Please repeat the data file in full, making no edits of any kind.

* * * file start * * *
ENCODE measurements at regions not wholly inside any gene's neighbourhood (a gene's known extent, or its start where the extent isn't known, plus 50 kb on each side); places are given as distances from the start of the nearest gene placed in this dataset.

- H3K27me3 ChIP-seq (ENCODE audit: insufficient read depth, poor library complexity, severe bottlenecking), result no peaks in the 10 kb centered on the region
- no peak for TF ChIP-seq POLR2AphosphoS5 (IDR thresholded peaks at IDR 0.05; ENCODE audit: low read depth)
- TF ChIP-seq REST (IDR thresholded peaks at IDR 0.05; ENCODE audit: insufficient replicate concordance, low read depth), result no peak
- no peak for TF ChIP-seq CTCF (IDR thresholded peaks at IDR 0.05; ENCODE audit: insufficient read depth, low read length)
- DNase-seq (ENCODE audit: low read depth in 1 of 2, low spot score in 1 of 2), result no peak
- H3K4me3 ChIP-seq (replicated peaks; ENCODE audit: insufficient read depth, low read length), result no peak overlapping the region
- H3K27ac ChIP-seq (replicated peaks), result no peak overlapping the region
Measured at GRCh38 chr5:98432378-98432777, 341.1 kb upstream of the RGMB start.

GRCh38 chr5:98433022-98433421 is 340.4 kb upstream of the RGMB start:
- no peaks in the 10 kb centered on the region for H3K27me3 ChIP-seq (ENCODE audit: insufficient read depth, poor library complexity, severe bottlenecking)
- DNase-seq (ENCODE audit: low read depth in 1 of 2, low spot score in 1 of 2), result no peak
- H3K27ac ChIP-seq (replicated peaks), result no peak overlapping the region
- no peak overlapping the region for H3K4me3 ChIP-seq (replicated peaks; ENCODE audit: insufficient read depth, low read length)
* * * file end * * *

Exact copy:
ENCODE measurements at regions not wholly inside any gene's neighbourhood (a gene's known extent, or its start where the extent isn't known, plus 50 kb on each side); places are given as distances from the start of the nearest gene placed in this dataset.

- H3K27me3 ChIP-seq (ENCODE audit: insufficient read depth, poor library complexity, severe bottlenecking), result no peaks in the 10 kb centered on the region
- no peak for TF ChIP-seq POLR2AphosphoS5 (IDR thresholded peaks at IDR 0.05; ENCODE audit: low read depth)
- TF ChIP-seq REST (IDR thresholded peaks at IDR 0.05; ENCODE audit: insufficient replicate concordance, low read depth), result no peak
- no peak for TF ChIP-seq CTCF (IDR thresholded peaks at IDR 0.05; ENCODE audit: insufficient read depth, low read length)
- DNase-seq (ENCODE audit: low read depth in 1 of 2, low spot score in 1 of 2), result no peak
- H3K4me3 ChIP-seq (replicated peaks; ENCODE audit: insufficient read depth, low read length), result no peak overlapping the region
- H3K27ac ChIP-seq (replicated peaks), result no peak overlapping the region
Measured at GRCh38 chr5:98432378-98432777, 341.1 kb upstream of the RGMB start.

GRCh38 chr5:98433022-98433421 is 340.4 kb upstream of the RGMB start:
- no peaks in the 10 kb centered on the region for H3K27me3 ChIP-seq (ENCODE audit: insufficient read depth, poor library complexity, severe bottlenecking)
- DNase-seq (ENCODE audit: low read depth in 1 of 2, low spot score in 1 of 2), result no peak
- H3K27ac ChIP-seq (replicated peaks), result no peak overlapping the region
- no peak overlapping the region for H3K4me3 ChIP-seq (replicated peaks; ENCODE audit: insufficient read depth, low read length)